The California State University system has proposed requiring applicants to take an additional course in quantitative reasoning in high school to qualify for admission to its campuses — a recommendation that critics say would disproportionately limit access to Cal State for already underrepresented student populations.
The educational policy committee of Cal State’s Board of Trustees held a public hearing on the proposal Thursday, featuring testimony from educators and policy experts and a slew of one-minute presentations from students, teachers and others — most of them pleas to reconsider the plan.
The proposal could begin requiring applicants, starting with the freshman class of 2026, to take one more year of quantitative reasoning to be considered for CSU admission, in addition to the existing requirement of three mathematics courses in algebra I, geometry and algebra II or higher.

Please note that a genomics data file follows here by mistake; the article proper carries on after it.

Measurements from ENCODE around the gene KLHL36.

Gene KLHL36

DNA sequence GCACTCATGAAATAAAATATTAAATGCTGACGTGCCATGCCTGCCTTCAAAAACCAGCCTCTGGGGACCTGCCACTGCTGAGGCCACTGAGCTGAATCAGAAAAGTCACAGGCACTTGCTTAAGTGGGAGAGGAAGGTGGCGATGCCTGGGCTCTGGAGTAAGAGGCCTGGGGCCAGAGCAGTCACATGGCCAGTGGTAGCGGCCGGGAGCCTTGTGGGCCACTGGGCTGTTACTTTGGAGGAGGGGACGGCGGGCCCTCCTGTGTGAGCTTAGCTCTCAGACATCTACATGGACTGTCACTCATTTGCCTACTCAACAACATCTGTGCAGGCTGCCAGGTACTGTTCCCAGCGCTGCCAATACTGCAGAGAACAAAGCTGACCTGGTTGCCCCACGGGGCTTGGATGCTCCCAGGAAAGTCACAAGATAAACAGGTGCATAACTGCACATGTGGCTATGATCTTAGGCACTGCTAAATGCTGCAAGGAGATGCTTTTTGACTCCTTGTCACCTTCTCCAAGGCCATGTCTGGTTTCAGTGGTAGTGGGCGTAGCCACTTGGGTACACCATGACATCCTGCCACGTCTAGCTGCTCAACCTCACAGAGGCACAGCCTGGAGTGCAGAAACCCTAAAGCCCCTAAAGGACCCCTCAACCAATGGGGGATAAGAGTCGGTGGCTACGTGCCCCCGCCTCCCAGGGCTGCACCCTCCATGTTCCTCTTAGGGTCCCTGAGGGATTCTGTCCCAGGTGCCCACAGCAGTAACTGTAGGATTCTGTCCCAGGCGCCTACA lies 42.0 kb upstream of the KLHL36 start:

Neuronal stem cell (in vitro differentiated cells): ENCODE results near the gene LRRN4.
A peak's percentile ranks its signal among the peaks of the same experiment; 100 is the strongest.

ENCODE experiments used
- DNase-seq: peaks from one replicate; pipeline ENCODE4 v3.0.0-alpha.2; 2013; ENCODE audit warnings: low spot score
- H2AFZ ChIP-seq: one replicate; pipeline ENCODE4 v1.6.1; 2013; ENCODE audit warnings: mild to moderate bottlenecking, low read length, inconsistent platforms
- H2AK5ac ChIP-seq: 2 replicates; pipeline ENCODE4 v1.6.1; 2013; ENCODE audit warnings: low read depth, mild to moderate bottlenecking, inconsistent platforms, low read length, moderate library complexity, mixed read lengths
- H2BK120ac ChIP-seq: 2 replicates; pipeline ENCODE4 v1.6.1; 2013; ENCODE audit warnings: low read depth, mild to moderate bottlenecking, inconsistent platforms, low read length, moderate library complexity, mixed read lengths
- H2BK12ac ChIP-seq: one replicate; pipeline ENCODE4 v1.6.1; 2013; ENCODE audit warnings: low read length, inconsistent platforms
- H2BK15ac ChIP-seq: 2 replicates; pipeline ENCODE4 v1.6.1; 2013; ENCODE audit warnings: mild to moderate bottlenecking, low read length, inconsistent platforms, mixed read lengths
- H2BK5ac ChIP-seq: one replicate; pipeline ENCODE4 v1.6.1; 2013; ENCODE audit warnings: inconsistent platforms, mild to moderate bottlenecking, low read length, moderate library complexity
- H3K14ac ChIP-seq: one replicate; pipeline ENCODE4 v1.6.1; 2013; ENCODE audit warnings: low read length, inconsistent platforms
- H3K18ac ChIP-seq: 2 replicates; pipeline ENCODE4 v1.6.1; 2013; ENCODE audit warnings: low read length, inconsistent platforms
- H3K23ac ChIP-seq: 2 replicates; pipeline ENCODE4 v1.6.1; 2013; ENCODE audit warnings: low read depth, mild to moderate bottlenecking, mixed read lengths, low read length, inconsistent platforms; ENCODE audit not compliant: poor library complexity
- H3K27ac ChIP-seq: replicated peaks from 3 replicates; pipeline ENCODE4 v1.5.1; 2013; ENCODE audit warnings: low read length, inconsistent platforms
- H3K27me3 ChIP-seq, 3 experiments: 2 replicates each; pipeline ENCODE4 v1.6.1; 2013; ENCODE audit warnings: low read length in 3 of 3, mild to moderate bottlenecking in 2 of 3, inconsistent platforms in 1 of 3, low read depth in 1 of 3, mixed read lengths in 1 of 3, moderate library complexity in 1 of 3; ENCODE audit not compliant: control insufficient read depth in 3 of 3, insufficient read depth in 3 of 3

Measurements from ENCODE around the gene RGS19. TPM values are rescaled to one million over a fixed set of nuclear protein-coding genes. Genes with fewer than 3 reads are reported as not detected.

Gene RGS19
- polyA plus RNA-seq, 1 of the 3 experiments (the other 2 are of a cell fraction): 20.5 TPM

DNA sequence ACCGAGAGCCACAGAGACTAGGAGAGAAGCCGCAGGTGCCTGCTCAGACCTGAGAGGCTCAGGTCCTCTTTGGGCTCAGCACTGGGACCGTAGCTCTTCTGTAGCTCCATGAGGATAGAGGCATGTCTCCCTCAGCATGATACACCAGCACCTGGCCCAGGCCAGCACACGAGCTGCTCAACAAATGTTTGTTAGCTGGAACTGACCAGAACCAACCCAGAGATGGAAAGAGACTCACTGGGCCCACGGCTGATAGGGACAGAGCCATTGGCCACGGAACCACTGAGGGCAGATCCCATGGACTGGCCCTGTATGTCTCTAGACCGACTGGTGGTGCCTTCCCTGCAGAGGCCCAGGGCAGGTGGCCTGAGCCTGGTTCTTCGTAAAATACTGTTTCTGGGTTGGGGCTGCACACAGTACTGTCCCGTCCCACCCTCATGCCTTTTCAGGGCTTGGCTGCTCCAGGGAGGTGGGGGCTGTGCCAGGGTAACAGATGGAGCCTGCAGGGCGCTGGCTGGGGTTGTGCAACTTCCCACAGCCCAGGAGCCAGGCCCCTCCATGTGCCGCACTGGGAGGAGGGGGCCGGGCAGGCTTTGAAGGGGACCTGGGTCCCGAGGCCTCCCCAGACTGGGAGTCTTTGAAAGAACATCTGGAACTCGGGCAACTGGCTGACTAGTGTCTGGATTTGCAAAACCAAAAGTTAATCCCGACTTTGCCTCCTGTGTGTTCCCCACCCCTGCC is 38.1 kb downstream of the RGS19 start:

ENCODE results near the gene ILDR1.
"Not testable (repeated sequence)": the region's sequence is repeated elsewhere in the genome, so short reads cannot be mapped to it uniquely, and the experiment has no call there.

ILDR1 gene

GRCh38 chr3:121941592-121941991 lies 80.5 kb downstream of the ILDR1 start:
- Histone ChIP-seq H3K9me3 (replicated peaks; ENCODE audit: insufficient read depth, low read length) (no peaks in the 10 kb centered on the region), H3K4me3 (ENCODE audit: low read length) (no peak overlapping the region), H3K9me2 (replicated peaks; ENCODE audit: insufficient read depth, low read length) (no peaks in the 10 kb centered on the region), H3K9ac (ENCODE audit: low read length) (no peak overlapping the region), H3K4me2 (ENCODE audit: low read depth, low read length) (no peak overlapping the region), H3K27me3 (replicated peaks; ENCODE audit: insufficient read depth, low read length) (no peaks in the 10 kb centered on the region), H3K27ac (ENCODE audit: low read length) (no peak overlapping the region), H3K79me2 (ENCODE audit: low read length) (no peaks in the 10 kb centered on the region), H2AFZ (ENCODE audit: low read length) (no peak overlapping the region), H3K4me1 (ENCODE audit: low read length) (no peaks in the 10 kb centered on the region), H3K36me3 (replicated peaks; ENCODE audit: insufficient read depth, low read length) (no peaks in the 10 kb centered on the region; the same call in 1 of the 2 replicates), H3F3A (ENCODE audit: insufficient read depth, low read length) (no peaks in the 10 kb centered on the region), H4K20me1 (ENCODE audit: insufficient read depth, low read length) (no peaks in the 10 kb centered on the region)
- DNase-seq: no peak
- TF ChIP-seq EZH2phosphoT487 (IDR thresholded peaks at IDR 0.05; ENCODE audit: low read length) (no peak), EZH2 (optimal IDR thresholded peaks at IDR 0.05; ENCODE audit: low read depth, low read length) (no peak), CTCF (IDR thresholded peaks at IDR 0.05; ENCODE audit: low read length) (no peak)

The number of mathematics requirements would not increase, James T. Minor, Cal State’s assistant vice chancellor and senior strategist, said during the regents’ committee session Thursday. Rather, the proposal would increase the existing career and technology education requirement from one to two courses. The additional requirement could be fulfilled by a mathematics or laboratory science course, or fall directly within the CTE curriculum if it involves quantitative reasoning, such as forensics, engineering or sports medicine electives. Other CTE course offerings that are not STEM related, however, would not fulfill the requirement.